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Last resting place restoration for doctor who sanitised Shakespeare; PS1M BID TO STOP ANCIENT CHURCH CRUMBLING.


SEX, violence and foul language - not qualities generally associated with the works of William Shakespeare.

But in the mind of Victorian doctor Thomas Bowdler, the bard's output represented a dangerously corrupting influence on right-thinking everywhere.

So in 1807, Bowdler produced his own sanitised version of Shakespeare's works - and saw his name enter the dictionary as a byword for censorship.

After his death in 1825, Bowdler was buried with little ceremony in the northern part of the tranquil yard of All Saints Church in Mumbles, Swansea.

But nearly 200 years later, his resting place is set to be extensively revamped as part of a PS1m restoration fund which has been launched to ensure the continued survival of one of Wales' most ancient seats of worship.

As well as being Bowdler's burial site, the seafront church is also where former Archbishop of Canterbury Dr Rowan Williams spent many of his formative years.

Something of a prude by modern standards, Bath-born Bowdler, the son of a rich banker, produced The Family Shakespeare, his censored versions of the Bard's plays, in 1807.

Changes included the death of Ophelia in Hamlet being referred to as an accidental drowning, omitting the suggestion she may have intended suicide.

And in Macbeth, Lady Macbeth's famous cry "Out, damned spot!" was changed to "Out, crimson spot!" His work became enshrined in the English language, the verb "to bowdlerise" now associating his name with the censorship not only of literature but also of movies and TV programmes.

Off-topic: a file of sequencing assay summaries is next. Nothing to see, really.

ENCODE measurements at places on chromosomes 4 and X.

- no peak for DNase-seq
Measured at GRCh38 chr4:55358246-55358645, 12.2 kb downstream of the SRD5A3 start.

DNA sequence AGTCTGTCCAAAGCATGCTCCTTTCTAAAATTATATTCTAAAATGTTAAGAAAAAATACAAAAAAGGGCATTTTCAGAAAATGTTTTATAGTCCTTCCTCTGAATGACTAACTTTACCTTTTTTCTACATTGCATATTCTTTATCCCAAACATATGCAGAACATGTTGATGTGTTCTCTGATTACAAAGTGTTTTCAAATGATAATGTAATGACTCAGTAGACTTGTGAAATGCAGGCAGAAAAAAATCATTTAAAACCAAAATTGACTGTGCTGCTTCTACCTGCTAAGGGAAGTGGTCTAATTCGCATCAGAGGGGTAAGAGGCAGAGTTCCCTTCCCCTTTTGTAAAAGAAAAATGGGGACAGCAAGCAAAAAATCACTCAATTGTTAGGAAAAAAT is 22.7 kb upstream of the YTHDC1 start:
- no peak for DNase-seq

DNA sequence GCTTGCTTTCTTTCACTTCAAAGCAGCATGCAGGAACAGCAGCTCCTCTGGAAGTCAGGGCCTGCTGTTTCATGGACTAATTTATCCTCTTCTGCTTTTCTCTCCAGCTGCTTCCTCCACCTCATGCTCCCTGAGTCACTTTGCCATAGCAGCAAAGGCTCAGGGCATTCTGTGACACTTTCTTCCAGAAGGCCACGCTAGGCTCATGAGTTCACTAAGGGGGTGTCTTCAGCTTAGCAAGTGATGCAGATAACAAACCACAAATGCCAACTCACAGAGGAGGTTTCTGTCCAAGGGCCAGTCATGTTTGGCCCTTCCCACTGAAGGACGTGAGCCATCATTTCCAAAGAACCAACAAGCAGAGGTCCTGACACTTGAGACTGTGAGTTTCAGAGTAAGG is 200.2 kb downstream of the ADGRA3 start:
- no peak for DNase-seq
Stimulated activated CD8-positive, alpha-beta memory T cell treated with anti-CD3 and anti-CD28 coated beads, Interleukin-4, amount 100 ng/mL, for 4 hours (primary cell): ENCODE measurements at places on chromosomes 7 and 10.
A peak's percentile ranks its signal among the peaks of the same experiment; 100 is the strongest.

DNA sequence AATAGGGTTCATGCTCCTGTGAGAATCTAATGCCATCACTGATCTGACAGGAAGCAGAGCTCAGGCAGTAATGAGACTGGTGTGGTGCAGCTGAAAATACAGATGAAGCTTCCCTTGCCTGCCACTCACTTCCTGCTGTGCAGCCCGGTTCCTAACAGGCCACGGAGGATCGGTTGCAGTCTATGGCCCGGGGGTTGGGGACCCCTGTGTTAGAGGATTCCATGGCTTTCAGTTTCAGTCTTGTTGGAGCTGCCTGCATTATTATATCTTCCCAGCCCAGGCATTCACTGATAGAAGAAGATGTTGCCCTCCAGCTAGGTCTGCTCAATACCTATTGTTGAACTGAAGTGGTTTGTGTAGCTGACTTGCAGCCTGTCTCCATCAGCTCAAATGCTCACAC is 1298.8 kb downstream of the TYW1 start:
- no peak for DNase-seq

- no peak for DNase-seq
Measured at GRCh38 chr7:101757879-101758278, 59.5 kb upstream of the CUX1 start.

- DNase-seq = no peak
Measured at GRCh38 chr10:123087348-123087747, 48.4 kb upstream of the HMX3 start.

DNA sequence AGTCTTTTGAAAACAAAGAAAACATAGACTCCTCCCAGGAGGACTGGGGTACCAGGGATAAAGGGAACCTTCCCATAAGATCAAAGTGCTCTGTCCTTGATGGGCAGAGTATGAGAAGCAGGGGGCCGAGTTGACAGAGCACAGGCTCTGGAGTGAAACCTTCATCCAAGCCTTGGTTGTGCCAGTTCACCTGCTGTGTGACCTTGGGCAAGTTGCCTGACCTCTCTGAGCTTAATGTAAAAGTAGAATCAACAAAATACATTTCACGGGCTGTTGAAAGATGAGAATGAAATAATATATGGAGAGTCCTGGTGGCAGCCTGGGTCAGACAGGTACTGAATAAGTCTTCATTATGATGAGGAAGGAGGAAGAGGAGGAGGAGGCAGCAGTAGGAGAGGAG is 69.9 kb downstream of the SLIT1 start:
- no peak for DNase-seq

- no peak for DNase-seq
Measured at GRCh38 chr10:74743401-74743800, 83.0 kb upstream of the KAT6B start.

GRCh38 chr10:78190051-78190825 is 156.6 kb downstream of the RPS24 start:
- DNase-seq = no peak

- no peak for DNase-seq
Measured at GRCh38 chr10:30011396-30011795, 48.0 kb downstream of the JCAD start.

Bowdler, who travelled widely, spent the latter part of his life in Swansea, hence his burial at All Saints.

A church was reported to be at the spot where All Saints now stands in 1141 but it is believed there was a place of worship there towards the end of the Roman occupation of Britain.

The Roman invaders built a villa on the spot as it commanded strategic views of the waters of Swansea Bay.

Later, the Normans built a tower on the site which is now the All Saints church clock tower and Victorian and Edwardian extensions make the church what it is today.

The PS1m restoration fund has been put in place to deal with pressing maintenance issues which need addressing on various parts of the ancient building.

Both Dr Rowan Williams and miners' leader Tyrone O'Sullivan, now a Mumbles resident, are backing the appeal.

Mr O'Sullivan, who famously led the successful miners' buy-out at Tower Colliery, is chairing the appeal.

Canon Keith Evans, the Vicar of All Saints said: "Tyrone is a modern day Welsh hero.

"He has a passion for doing the right thing, a wonderful way with people and a reputation for getting things done. Tyrone and his wife have now settled in Mumbles and are regular worshippers at All Saints."

The appeal has got off to a good start with PS281,000 being raised to date thanks to personal donations, pledges, major gifts and funds promised from the local parochial church council.

Work is to begin next month on stabilising the church's north wall to prevent "movement" especially around the building's famous "lifeboat window", which commemorates the heroic exploits of the Mumbles lifeboat crew.

Dr Rowan Williams, who grew up in the Swansea Valley and later in Mumbles, said: "All Saints Church is one of the gems among Swansea's buildings, and without doubt one of the finest church interiors in Wales.

"It blends together the atmospheric medieval structure of the old church and the magnificent light and spaciousness of the main nave and chancel in a superb harmony.

"Anyone who has watched the light falling through the windows into the nave on a sunny morning will know the natural drama of the building.

"But it is a drama that serves worship and prayer and has inspired generations, people of all ages and backgrounds, in their awareness of God.

"I first fell in love with the building at the age of 11, and have never looked back. I learned not only from the first class teaching we received but from the whole atmosphere of the building that expresses both a lightness of being and an unforced awe and stillness. "I support this appeal with the greatest enthusiasm and wish every success and blessing to all involved."


All Saints Church, Mumbles, Swansea, yesterday, where Thomas Bowdler is buried
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Publication:Western Mail (Cardiff, Wales)
Date:Mar 8, 2013
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